When you meet your partner abroad, it’s easy to think you know him/her because of who they are when they’re in that country. But inevitably, when your partner returns home, another part of them emerges. It’s not to say that my hubby became entirely Nigerian, his experience was fraught with frustrations as well, having lived abroad for almost 20 years and this being his only experience living in his home country as an adult. But it is and remains where he calls ‘home’.
We have no regrets, only broader minds, lifelong friends and a deeper desire to ensure our daughters know their Nigerian home. For me, it highlighted the fact that we are a family of many cultures and no matter where we live, Nigeria is definitely one more place we can authentically call home.
Did you know the most googled parenting topic is child modelling? That means every other mother and father next to you also secretly thinks their kid is the cutest kid out there and needs to be seen.
With mixed kids, the look is unique and online retailers are increasingly realising their advertising should reflect the world their customers live in. Children and babies litter online and retail advertising. So inevitably, child models of colour have been included in their search.
I have been meaning to write this post for a while to shed some light on these elusive but highly sought-after opportunities that many parents might hope (secretly or otherwise) their kids could land.
I say secretly, because there are many dilemmas that parents will go through thinking about child modeling and its impact on their kids, what it means in our society and what we are teaching them by suggesting that looks matter. On the other hand, it can offer opportunities for children to save towards their futures and it can be (not always though) a glamorous, enjoyable scene for children. As long as it’s genuinely the child who wants to do it.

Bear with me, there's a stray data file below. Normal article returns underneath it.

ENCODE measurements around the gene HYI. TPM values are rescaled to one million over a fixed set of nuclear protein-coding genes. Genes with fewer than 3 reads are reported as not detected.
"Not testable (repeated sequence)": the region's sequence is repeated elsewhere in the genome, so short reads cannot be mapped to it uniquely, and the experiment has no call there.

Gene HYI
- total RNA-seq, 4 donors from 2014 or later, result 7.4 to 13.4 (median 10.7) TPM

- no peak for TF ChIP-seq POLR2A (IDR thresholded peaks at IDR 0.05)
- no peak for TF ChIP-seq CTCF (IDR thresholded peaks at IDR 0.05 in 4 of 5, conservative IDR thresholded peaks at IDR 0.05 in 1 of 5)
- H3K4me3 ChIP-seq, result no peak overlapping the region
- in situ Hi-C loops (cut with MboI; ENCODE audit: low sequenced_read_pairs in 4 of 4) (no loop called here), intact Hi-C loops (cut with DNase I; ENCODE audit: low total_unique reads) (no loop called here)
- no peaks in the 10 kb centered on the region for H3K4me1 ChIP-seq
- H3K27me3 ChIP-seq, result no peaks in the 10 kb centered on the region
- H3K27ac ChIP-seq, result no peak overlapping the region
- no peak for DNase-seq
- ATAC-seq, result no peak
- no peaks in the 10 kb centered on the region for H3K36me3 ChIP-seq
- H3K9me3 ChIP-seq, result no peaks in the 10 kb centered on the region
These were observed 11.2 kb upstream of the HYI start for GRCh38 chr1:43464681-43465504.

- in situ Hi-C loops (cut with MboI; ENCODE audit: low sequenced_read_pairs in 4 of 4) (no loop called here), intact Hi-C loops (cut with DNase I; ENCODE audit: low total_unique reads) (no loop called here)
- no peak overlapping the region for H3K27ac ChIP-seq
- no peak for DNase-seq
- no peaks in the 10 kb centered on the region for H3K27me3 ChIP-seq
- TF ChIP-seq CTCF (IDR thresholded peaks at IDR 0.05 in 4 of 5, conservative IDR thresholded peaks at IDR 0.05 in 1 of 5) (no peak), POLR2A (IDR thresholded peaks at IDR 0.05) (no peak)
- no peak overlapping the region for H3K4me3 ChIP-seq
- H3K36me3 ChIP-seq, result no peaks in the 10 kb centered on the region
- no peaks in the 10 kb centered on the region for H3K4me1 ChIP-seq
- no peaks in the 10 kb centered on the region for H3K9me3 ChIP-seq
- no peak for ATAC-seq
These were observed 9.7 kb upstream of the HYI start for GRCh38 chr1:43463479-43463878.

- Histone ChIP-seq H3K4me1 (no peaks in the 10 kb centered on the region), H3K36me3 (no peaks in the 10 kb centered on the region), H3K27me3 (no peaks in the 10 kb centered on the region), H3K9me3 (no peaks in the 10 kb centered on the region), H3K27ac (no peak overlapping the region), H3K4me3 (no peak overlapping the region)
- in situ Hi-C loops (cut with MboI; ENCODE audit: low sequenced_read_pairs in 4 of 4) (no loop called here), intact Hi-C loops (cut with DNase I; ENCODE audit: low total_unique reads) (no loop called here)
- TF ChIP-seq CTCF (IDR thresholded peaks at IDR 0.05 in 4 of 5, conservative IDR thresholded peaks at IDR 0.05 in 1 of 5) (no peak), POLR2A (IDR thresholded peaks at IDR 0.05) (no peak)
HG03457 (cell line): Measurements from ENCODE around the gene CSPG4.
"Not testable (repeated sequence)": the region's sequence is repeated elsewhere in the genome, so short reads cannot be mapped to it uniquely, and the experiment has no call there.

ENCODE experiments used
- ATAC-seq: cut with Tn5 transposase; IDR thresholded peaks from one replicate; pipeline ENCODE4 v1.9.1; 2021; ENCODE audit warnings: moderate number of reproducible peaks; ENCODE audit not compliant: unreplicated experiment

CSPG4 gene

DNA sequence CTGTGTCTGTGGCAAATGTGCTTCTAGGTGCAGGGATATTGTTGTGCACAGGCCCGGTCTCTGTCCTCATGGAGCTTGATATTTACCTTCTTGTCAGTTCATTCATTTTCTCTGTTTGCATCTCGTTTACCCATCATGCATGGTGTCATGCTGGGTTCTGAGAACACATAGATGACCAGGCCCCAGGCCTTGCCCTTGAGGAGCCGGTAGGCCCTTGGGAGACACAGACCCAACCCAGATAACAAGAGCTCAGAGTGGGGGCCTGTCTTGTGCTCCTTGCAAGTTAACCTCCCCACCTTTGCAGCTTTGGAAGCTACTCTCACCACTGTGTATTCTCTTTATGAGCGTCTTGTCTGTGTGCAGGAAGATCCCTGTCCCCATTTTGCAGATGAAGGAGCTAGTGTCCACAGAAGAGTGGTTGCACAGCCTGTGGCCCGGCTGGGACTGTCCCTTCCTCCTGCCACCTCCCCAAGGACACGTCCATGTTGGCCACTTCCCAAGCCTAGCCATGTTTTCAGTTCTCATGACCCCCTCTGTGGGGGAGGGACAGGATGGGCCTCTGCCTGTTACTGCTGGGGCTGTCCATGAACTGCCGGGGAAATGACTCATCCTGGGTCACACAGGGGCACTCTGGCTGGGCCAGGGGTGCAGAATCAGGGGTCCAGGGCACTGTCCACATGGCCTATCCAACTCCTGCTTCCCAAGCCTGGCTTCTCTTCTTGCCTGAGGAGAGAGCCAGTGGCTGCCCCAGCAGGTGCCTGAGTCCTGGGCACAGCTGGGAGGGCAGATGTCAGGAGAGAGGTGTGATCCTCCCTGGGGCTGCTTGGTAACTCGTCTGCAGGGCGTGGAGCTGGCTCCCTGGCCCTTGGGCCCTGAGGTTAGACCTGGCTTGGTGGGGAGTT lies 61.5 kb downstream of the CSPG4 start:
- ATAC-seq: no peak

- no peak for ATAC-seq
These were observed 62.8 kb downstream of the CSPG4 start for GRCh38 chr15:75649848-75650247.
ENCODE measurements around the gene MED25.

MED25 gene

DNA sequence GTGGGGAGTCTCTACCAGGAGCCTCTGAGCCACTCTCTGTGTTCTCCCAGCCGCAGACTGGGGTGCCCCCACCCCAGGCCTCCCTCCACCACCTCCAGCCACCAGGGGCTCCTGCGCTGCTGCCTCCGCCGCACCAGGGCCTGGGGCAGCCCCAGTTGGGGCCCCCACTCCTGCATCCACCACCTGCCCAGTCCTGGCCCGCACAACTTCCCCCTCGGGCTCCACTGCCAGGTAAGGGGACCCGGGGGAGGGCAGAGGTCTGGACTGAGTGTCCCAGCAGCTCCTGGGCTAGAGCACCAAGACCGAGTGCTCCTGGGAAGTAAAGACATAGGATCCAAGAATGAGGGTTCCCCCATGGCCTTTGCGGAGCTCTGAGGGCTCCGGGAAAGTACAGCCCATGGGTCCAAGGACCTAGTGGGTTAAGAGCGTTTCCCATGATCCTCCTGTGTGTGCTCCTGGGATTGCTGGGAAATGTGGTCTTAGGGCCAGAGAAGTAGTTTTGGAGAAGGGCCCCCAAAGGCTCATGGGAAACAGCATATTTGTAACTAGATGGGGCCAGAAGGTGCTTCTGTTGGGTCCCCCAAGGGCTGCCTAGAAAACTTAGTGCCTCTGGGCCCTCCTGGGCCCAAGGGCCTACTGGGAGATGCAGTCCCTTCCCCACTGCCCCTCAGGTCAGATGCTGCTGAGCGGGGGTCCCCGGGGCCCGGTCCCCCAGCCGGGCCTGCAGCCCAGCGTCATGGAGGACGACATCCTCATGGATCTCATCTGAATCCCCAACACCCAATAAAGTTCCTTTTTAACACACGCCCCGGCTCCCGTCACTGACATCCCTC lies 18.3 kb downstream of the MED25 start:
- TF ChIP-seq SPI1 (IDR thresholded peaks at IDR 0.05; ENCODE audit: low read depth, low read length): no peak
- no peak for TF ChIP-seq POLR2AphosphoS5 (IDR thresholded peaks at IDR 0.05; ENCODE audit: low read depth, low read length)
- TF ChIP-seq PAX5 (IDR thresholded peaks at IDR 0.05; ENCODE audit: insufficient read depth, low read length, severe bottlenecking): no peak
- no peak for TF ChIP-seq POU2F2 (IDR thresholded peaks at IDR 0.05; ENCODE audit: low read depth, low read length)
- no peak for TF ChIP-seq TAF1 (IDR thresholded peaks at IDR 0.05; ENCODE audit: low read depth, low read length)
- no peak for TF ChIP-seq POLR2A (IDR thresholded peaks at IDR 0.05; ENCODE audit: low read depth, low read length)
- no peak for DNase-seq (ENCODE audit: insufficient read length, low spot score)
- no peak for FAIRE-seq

Many children, my oldest included, enjoy being in the spotlight. They love being filmed, photographed and performing and even love trying on different clothing. I never engendered that into my dd1, it’s just the way she is. And so, it may not seem far-fetched to try your luck and see if child modeling is for them.
Of course, it’s not always so glamorous for parents. It takes time getting to and from castings and making sure there is childcare for siblings- often at the last minute. Although agencies and clients will try to schedule these out of school hours, it can still be a big commitment to travel across the city with only a day’s notice straight from school.
It’s not just cherubic looks that can score your darlings a paid gig, companies will have set criteria for what they are looking for- ranging in age range, different races, ginger hair, blonde hair, black hair or curly hair, the list goes on. If your little one is not what they are looking for, no matter how cute they are, they are not going to be called back.